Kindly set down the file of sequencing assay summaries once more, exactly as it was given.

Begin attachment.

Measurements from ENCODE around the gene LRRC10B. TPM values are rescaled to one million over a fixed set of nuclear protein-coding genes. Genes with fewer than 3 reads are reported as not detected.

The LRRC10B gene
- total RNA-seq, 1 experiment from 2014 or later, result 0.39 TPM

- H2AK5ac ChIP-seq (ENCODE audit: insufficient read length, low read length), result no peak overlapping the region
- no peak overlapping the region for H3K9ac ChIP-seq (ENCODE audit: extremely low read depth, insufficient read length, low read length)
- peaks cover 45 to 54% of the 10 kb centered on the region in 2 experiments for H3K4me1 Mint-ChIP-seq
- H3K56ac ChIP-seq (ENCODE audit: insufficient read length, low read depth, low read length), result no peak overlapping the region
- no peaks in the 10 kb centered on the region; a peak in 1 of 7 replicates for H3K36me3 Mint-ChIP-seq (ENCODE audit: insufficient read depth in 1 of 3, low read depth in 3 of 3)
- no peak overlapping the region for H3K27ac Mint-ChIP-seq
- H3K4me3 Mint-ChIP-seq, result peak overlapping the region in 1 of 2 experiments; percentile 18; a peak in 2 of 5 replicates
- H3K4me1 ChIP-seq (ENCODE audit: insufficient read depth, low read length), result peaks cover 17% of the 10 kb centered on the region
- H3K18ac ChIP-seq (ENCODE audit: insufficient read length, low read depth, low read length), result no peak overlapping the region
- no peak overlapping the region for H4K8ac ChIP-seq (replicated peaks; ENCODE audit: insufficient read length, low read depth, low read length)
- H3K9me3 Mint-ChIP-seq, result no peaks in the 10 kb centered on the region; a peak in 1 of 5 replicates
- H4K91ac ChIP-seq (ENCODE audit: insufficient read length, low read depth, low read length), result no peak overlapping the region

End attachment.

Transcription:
Measurements from ENCODE around the gene LRRC10B. TPM values are rescaled to one million over a fixed set of nuclear protein-coding genes. Genes with fewer than 3 reads are reported as not detected.

The LRRC10B gene
- total RNA-seq, 1 experiment from 2014 or later, result 0.39 TPM

- H2AK5ac ChIP-seq (ENCODE audit: insufficient read length, low read length), result no peak overlapping the region
- no peak overlapping the region for H3K9ac ChIP-seq (ENCODE audit: extremely low read depth, insufficient read length, low read length)
- peaks cover 45 to 54% of the 10 kb centered on the region in 2 experiments for H3K4me1 Mint-ChIP-seq
- H3K56ac ChIP-seq (ENCODE audit: insufficient read length, low read depth, low read length), result no peak overlapping the region
- no peaks in the 10 kb centered on the region; a peak in 1 of 7 replicates for H3K36me3 Mint-ChIP-seq (ENCODE audit: insufficient read depth in 1 of 3, low read depth in 3 of 3)
- no peak overlapping the region for H3K27ac Mint-ChIP-seq
- H3K4me3 Mint-ChIP-seq, result peak overlapping the region in 1 of 2 experiments; percentile 18; a peak in 2 of 5 replicates
- H3K4me1 ChIP-seq (ENCODE audit: insufficient read depth, low read length), result peaks cover 17% of the 10 kb centered on the region
- H3K18ac ChIP-seq (ENCODE audit: insufficient read length, low read depth, low read length), result no peak overlapping the region
- no peak overlapping the region for H4K8ac ChIP-seq (replicated peaks; ENCODE audit: insufficient read length, low read depth, low read length)
- H3K9me3 Mint-ChIP-seq, result no peaks in the 10 kb centered on the region; a peak in 1 of 5 replicates
- H4K91ac ChIP-seq (ENCODE audit: insufficient read length, low read depth, low read length), result no peak overlapping the region